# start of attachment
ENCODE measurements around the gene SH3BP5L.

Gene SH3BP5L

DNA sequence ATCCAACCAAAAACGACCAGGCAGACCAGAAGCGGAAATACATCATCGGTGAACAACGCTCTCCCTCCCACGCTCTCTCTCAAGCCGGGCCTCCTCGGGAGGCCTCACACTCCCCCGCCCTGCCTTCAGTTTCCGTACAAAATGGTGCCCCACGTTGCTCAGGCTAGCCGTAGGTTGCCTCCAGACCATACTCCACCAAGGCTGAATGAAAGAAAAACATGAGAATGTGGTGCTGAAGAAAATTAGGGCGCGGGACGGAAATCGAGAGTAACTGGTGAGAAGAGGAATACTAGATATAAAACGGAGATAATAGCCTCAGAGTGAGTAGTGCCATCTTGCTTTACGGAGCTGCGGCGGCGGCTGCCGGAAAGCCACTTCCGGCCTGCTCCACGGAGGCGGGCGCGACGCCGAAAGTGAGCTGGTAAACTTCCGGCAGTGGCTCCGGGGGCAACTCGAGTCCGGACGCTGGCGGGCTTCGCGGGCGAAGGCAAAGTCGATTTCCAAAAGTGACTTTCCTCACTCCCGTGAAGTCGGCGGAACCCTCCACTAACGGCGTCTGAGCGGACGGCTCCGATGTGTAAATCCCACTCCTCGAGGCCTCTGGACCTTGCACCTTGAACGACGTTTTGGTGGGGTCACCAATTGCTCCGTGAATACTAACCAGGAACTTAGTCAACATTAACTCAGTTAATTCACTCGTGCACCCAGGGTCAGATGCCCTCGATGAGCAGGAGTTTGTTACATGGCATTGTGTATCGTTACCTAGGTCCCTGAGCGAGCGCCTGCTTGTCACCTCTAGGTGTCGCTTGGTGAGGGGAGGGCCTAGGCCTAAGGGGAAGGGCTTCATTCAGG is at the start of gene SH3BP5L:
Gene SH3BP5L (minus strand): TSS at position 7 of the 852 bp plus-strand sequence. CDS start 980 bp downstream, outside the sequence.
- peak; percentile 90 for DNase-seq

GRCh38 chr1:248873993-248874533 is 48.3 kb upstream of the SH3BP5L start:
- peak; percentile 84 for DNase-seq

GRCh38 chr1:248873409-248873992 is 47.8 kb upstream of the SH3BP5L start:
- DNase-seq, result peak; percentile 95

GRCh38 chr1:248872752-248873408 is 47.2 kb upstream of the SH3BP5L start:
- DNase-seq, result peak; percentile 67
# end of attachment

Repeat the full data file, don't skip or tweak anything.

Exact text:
ENCODE measurements around the gene SH3BP5L.

Gene SH3BP5L

DNA sequence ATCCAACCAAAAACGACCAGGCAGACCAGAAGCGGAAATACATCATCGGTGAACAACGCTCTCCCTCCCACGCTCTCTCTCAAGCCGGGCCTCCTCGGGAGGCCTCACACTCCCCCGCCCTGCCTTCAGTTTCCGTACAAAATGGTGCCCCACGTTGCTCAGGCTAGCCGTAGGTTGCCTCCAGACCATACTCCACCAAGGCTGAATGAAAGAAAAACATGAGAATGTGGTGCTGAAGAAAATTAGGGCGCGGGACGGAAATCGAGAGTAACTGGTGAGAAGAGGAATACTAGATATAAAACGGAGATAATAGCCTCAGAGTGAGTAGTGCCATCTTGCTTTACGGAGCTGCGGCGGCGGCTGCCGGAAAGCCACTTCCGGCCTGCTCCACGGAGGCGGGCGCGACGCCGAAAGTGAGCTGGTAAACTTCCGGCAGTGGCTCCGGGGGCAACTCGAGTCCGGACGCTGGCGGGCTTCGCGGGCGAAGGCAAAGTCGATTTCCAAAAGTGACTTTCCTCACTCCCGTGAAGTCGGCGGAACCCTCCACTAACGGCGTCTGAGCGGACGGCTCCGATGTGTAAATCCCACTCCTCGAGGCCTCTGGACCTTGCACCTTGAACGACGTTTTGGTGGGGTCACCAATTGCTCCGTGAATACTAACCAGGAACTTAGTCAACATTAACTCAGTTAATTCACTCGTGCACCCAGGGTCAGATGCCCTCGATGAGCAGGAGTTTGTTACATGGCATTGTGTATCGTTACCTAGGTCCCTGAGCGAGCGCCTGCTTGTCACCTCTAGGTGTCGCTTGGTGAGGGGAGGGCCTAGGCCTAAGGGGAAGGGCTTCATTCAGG is at the start of gene SH3BP5L:
Gene SH3BP5L (minus strand): TSS at position 7 of the 852 bp plus-strand sequence. CDS start 980 bp downstream, outside the sequence.
- peak; percentile 90 for DNase-seq

GRCh38 chr1:248873993-248874533 is 48.3 kb upstream of the SH3BP5L start:
- peak; percentile 84 for DNase-seq

GRCh38 chr1:248873409-248873992 is 47.8 kb upstream of the SH3BP5L start:
- DNase-seq, result peak; percentile 95

GRCh38 chr1:248872752-248873408 is 47.2 kb upstream of the SH3BP5L start:
- DNase-seq, result peak; percentile 67